Holly has a tough job, but she doesn’t flinch. Each and every day, she’s a shining example for our young daughters. In my opinion, our girls have the best blueprint imaginable: One that shows them they can do anything by being confident in their abilities and always trying. One who can laugh when she muddles things up because, let’s be honest, it happens. One that teaches them to be ambitious young women, striving to take on the world.

The adoration I have for my wife never wanes, and our girls are clearly impacted, too. I realize calling my wife a superhero isn’t exactly an original statement. It’s a label many spouses use from time to time, and I’m not here to argue that I’m right and those spouses are wrong. I’m just here to state what I know — and to tell my wife that on Mother’s Day (and every day), our daughters and I see her super powers. And I can say from my front-row seat, the so-called “working mom” never stops working. Their contributions to the workplace and to their families is something we should celebrate every single day.

Casey Moore is a digital editor with USA TODAY Sports. His wife, Holly, also is a USA TODAY editor. They have two daughters. Follow him on Twitter: @Casey_Moore


CPR Training for Parents and Family



There will be a CPR & First Aid training being held @ Dacula Academy on May 11, 2017 from 6:45pm to 9:45pm. The instructor will conduct CPR training first, and First Aid training after. If you are interested please email at or give us a call 770-962-4128. This class is offered not only to parents, but family (grandparents, aunts, etc…) & friends can attend too! The cost will be $20 for both CPR & First Aid, $15 for  just CPR or First Aid. Cash or checks will be accepted at the time of service. Please make checks payable to : First Response . We look forward to having you train with us!

Thank you,

Dacula Academy

Congratulations to Dacula Academy for achieving NAEYC accreditation 14 years Straight!

Dacula Academy Earns National NAEYC Accreditation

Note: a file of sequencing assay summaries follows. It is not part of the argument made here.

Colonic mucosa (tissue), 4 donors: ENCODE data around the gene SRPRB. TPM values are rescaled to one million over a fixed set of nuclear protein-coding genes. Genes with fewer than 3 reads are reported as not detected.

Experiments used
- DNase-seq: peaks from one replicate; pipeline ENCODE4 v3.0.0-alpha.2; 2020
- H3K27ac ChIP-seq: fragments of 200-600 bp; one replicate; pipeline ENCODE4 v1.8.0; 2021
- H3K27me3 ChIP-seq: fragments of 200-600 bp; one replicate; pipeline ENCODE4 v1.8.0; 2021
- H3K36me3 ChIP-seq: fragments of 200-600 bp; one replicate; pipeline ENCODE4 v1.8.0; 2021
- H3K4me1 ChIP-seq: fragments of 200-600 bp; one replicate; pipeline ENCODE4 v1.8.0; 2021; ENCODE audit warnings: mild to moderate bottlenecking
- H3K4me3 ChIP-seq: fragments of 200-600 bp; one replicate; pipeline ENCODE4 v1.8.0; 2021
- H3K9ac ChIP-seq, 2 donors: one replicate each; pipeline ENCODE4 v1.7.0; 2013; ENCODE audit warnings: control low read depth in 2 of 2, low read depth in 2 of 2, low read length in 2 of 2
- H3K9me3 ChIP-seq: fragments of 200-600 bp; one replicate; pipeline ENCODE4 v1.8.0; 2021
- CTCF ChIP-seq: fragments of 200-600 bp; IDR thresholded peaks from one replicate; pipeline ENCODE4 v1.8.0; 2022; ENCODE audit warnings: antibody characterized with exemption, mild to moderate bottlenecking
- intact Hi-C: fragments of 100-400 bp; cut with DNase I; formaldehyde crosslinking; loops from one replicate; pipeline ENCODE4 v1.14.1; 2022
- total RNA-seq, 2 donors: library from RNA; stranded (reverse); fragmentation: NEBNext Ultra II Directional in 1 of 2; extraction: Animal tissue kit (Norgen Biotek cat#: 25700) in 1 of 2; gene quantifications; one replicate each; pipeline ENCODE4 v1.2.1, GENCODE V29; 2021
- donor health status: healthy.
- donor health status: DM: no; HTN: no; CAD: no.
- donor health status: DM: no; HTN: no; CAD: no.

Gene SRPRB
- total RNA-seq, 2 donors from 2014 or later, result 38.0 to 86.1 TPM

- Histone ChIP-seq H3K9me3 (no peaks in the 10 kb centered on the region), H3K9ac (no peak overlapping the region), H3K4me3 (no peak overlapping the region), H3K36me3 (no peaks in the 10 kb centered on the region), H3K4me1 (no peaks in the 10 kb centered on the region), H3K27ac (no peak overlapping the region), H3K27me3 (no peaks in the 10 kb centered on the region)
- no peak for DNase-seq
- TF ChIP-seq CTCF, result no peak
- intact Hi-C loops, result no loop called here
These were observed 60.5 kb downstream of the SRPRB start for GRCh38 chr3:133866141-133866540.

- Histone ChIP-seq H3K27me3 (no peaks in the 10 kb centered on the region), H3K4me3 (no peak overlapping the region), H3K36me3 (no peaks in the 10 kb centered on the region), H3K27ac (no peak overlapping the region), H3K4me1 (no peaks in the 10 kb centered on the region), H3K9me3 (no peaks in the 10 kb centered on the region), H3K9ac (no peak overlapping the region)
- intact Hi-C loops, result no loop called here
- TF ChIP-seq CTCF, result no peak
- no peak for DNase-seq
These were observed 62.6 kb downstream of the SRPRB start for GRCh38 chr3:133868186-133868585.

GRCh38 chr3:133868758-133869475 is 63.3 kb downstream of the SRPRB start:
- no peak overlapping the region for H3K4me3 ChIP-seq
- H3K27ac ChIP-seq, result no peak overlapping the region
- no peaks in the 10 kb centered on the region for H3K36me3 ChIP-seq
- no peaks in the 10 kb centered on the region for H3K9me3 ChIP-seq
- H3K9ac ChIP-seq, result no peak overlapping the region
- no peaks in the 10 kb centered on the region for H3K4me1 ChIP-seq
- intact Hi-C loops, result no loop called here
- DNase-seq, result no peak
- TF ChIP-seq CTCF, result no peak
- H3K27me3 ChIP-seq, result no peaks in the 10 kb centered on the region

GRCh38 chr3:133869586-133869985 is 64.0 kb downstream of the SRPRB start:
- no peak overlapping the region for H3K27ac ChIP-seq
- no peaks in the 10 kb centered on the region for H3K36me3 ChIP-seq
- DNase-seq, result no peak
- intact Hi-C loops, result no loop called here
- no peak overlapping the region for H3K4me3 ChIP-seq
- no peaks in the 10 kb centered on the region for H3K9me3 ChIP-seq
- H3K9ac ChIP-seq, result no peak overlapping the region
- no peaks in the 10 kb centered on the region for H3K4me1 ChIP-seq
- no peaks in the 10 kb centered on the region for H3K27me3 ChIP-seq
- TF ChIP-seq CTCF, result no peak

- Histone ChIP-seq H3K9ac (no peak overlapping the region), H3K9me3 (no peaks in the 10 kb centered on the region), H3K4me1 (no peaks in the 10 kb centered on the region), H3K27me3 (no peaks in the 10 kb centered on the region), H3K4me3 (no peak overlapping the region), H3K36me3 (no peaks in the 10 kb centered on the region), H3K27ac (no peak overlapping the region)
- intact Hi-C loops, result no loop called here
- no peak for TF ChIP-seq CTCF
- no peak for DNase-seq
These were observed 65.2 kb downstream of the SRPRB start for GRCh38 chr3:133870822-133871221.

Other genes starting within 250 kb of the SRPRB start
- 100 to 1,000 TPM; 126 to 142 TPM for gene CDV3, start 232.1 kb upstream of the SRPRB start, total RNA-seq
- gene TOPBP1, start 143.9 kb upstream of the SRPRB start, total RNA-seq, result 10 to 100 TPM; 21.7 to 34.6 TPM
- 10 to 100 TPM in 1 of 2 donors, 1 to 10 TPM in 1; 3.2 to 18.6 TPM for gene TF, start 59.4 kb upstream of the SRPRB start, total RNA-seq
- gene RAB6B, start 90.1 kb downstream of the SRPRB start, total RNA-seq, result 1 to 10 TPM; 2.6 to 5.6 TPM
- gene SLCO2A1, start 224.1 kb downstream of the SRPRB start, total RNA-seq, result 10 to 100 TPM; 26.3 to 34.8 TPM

Program recognized among the top in the nation by earning accreditation


DACULA, GADacula Academy located in Dacula has earned accreditation from the National Association for the Education of Young Children (NAEYC)—the world’s largest organization working on behalf of young children.


NAEYC Accreditation is a rigorous and transformative quality-improvement system that uses a set of 10 research-based standards to collaborate with early education programs to recognize and drive quality-improvement in high-quality early learning environments. We’re proud to have earned the mark of quality from NAEYC, and to be recognized for our commitment to reaching the highest professional standards,” said Janna Rookis, CEO.


To earn NAEYC Accreditation, Dacula Academy went through an extensive self-study and quality-improvement process, followed by an on-site visit by NAEYC Assessors to verify and ensure that the program met each of the ten program standards, and hundreds of corresponding individual criteria. NAEYC-accredited programs are always prepared for unannounced quality-assurance visits during their accreditation term, which lasts for five years.


In the 30 years since NAEYC Accreditation was established, it has become a widely recognized sign of high-quality early childhood education. More than 7,000 programs are currently accredited by NAEYC—less than 10 percent of all child care centers, preschools, and kindergartens nationally achieve this recognition.


“NAEYC-Accredited programs bring our definitions of excellence for early childhood education to life each day,” said Kristen Johnson, senior director of Early Learning Program Accreditation at NAEYC. “Earning NAEYC Accreditation makes Dacula Academy an exemplar of good practice for families and the entire community.”


For more information about NAEYC Accreditation, visit the NAEYC website.

Swimming Lessons are back

Click on the links below for the necessary form:

New Customer Packet 

Current customer

summer camp sun

 Visit our Summer Camp page to view our upcoming field trips in the months of May, June,July. There are also updated 2017 Updated Summer Camp Forms!